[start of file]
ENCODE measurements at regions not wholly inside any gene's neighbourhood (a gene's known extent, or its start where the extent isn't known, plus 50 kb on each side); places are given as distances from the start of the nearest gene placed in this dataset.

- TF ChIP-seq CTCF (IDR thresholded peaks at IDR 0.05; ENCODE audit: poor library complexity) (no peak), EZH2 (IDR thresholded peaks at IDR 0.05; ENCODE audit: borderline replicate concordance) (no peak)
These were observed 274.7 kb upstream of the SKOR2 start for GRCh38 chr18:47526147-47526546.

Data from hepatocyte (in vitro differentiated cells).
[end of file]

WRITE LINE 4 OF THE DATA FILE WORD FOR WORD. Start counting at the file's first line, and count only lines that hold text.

Data from hepatocyte (in vitro differentiated cells).